There are various reasons why people crash weddings.
In real life
Some of the most common reasons for crashing a wedding in real life are:
- To see a person they know, such as a relative, friend, or ex get married, even if they are not invited.
- To come with another person who is invited whom they wish to accompany.
- For something that is offered at the event, such as free catered food or alcoholic beverages. Crashing for this reason is not always cost-effective. With the high cost of the clothes required for a fancy wedding (presuming one doesn't rewear them), this may out-do that of the food, which often can be obtained for less from a restaurant.
- To steal money or gifts from the bride, groom, or guests.
- For the thrill of deviating from mores and etiquette or for the social prestige within a peer group of defying the broader culture.
- At celebrity weddings, crashing may occur from those who wish to mingle with the celebrities or catch paparazzi photo shots.
- There have also been reports of celebrities crashing the weddings of strangers they encounter.
Ways in which an event is crashed
Most weddings are low profile family-oriented events, and security is low, so it is not checked whether or not a person who enters belongs. With the large number of people in attendance, coupled with the fact that not everyone knows each other or the bride and groom, a well-dressed person may be able to sneak in unnoticed. Wedding planners recommend having some form of security to be sure one does not enter the reception without an invitation when the likelihood of someone crashing may be high.
Some people manage to crash a wedding by entering in the middle of a ceremony or reception after all the checking has been done, or by greeting the couple and appearing to be a part of the invitee list.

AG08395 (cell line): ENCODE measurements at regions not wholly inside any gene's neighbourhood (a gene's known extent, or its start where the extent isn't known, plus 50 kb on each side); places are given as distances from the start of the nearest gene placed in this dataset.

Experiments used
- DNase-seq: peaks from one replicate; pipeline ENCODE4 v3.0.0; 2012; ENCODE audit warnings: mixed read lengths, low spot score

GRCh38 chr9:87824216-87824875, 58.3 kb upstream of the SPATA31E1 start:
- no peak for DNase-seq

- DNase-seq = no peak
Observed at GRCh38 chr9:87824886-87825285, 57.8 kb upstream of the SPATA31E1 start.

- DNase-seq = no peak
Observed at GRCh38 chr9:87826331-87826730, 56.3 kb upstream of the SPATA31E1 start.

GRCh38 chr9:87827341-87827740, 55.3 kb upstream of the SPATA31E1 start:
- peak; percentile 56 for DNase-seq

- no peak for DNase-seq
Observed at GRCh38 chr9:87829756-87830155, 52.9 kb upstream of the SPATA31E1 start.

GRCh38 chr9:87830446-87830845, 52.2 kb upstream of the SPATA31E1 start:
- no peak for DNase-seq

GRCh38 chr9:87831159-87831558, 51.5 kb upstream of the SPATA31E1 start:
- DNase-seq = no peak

Some who crash do so only to eat the hors d'oeuvres. This enables the crasher to remain even more under the radar. At a sit-down reception, there is usually assigned seating by place cards, and finding a seat may be difficult, especially when there are no-shows, or when determining which seats are vacant may be difficult. But when crashing for the hors d'oeuvres only, this enables the crasher to eat all s/he wants while blending in, and then leaving.
Sometimes the crashing of an event is unintentional; this can happen when multiple weddings are held at the same venue.
- Powell, Michael. Forbidden Knowledge: 101 Things Not Everyone Should Know How to Do. pp. 169–170.
- Nettleton, Pamela Hill. Getting Married When It's Not Your First Time: An Etiquette Guide and. p. 21.
- Burt, Wendy; Erin Kindberg. Oh, solo mia!: the hip chick's guide to fun for one. p. 98.
- Larson, Nelda; Janette Trost. Only His Sheep Will Raise Their Heads: End Times Study. p. 119.
- Warner, Diane. Diane Warner's Contemporary Guide to Wedding Etiquette: Advice from America. p. 215.
- Mulwane, Marilla (2010-03-31). "How to Crash a Wedding | Made Manual". Mademan.com. Retrieved 2012-11-07.
- Craig Wilson (July 12, 2005). "Rules for crashers: Eat, drink and be wary". USA Today.